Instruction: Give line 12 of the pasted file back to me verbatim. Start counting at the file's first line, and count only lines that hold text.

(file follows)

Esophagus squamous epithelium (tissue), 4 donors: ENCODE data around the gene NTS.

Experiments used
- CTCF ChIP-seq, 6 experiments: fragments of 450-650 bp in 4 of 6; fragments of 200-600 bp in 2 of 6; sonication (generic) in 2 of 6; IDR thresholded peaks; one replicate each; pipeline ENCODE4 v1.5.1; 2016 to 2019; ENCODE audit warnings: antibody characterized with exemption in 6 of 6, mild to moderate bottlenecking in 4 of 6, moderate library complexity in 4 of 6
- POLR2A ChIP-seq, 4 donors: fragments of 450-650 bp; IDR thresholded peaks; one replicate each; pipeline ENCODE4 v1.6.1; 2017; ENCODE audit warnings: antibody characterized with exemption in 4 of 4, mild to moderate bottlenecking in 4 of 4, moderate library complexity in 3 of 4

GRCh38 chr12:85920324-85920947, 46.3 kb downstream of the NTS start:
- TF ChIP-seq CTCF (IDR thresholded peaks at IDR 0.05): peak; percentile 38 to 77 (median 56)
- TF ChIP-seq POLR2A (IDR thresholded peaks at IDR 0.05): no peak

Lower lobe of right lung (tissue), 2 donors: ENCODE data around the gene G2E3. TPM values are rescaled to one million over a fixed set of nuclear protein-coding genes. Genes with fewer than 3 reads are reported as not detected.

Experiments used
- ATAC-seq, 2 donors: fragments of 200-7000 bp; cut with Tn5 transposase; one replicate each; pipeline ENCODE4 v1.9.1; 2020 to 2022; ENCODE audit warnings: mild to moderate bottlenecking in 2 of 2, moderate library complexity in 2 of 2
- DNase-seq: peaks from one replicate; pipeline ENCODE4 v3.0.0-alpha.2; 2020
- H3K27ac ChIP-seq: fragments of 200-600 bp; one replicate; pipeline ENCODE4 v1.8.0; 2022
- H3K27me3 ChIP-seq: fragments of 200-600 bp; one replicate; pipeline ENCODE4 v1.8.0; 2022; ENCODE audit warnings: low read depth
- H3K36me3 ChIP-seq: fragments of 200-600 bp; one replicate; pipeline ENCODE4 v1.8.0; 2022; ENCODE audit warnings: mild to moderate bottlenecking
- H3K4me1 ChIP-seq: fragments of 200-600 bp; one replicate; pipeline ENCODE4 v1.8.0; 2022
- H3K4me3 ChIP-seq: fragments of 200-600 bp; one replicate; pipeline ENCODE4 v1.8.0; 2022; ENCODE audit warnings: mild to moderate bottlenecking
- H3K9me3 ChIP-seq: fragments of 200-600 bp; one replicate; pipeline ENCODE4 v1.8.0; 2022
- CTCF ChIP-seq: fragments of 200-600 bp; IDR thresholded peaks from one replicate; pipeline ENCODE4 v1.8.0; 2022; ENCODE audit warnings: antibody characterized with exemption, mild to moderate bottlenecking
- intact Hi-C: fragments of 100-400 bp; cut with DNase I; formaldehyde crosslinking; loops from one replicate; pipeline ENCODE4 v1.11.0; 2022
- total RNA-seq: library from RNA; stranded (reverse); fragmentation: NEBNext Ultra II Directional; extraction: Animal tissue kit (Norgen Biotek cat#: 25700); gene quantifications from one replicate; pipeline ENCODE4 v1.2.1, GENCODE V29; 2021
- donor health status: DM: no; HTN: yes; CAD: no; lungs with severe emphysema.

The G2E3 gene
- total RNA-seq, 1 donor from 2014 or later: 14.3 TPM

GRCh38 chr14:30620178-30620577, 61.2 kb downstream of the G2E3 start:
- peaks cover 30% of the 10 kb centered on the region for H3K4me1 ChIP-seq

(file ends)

- H3K27ac ChIP-seq: fragments of 200-600 bp; one replicate; pipeline ENCODE4 v1.8.0; 2022